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@aesteve aesteve/whatsflux.md
Last active Jan 18, 2016

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What is flux

Flux is an architecture to help client-side application deal with data coming from several endpoints (API endpoints, websockets, user interaction, etc.).

The basic idea is that you're connecting to many endpoints, and when your "connectors" catch a new piece of data, they're dispatching actions (through a dispatcher).

Reducers are listening to these actions. When they catch an event they're interested in (let's say UserReducer catches an USER_DATA_UPDATED event), they "do something" with the action. Most often, they're just storing the data attached to the action somewhere, and returning their new "state". (their state represent a portion of the global store).

Components (views, basically), on the other hand, can be connected to many reducers (or to the whole store). Thanks to a pure function (connect), you'll describe what the component properties will be for a given state of the global store. Let's say your component only needs some users data and not pricing info for instance. You'll create a selector mapping to the "user" portion of the global store. This way, when pricing info change, your selector will be re-evaluated and return the exact same data (user info). Thus your component will stay as is, no rerender, no lifecycle method invoked, nothing. You're basically declaring which portion of the store your component is bound too (example : connect(state => {users : state.users.filter(u => u.name.indexOf('A') === 0) }) the component's users property will be bound to every user contained in the users portion of the current state, whose names starts with 'A').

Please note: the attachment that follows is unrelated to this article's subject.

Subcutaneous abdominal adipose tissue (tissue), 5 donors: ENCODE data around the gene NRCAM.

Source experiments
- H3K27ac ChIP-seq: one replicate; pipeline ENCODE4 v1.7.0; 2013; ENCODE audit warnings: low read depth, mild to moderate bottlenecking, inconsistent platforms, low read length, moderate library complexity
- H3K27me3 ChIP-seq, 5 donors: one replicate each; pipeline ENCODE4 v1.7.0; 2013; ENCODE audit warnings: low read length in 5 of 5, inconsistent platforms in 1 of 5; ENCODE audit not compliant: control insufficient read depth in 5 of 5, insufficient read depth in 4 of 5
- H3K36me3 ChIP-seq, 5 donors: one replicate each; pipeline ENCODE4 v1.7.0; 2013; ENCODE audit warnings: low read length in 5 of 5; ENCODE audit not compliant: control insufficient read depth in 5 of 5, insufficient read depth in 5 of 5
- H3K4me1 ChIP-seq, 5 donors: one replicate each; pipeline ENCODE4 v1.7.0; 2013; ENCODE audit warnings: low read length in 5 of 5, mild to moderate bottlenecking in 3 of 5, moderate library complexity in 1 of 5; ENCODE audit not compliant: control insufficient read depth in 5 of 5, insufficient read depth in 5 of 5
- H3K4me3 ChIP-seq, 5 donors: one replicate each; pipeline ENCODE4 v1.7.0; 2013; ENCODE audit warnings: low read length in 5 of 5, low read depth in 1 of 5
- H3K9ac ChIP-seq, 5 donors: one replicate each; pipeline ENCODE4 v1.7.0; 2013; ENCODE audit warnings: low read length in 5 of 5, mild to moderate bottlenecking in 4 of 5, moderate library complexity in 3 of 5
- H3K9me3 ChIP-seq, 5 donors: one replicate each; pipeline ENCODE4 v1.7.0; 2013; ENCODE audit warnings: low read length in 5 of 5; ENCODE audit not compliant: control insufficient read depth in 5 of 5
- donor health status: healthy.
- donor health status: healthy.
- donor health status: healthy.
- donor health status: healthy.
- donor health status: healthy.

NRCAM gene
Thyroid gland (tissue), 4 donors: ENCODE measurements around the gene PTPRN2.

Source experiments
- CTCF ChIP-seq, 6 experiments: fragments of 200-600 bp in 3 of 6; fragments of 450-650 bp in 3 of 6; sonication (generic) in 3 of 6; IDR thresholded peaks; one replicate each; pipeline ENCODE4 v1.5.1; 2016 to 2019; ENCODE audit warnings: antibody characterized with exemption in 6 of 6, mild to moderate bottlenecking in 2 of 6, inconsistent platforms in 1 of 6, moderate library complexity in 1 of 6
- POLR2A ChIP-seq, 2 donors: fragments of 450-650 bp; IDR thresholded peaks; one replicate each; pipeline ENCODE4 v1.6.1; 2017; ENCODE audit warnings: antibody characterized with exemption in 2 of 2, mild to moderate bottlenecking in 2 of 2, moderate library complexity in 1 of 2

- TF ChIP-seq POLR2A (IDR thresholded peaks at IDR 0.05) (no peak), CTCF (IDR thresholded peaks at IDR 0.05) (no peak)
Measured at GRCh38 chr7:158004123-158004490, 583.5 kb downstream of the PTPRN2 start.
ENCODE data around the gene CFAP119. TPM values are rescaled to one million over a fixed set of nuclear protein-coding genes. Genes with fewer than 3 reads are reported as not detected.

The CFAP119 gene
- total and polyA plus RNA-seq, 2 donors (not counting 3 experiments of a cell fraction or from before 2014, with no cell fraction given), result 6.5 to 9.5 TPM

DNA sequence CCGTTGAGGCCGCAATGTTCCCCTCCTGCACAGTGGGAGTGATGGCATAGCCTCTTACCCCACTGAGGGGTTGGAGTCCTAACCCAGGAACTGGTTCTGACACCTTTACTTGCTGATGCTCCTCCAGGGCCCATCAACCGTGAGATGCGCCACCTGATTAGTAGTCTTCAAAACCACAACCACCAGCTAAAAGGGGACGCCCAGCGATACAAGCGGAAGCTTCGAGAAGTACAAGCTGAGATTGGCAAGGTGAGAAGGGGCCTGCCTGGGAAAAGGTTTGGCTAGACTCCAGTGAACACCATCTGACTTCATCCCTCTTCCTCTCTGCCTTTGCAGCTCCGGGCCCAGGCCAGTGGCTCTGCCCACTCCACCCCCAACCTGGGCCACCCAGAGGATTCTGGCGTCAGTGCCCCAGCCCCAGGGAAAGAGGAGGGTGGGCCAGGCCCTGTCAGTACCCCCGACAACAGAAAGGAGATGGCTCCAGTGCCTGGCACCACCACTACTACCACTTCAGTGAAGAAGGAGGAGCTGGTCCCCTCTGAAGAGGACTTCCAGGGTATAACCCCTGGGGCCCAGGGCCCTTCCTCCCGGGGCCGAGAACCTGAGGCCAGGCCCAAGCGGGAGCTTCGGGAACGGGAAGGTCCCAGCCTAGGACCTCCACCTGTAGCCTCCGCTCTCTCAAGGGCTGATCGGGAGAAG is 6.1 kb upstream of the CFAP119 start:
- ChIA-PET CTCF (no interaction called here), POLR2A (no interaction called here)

The other way around : when a user clicks a button, or does something, your component just dispatches an action, which can be forwarded to the server, or also caught by reducers immediately.

This allows client-side application to work in a more functionnal-oriented way :

  • components are kinda "pure" they don't have an inner state, they just rely on properties, extracted from the reducers
  • no matter where actions (=> data) come from, the state of the reducers will be the same, thus the component will receive the same properties, thus the application will look the same
  • since everything is pretty much described as functions (dispatch an action, catching data and returning an updated state, extracting data from a store, ...). This allows to create a client-side application from small building bricks and reusable logic. (for instance : this selector is a combination of this function and this other function)
  • this is also a very declarative approach. dispatch('USER_INFO_CHANGED') connect(state => {user: state.userInfo}) is almost self-documenting. You understand where data comes from.

This also gets rid of the two-way data binding. Flux architecture looks like a circle kinda :

(dispatch) actions -> (caught by) -> stores -> (connected to) -> components -> (dispatching) actions. And looping (or not).

It's directional, and safer. If you respect the architecture, you're pretty sure you won't struggle with events triggering other events triggering other events, etc.

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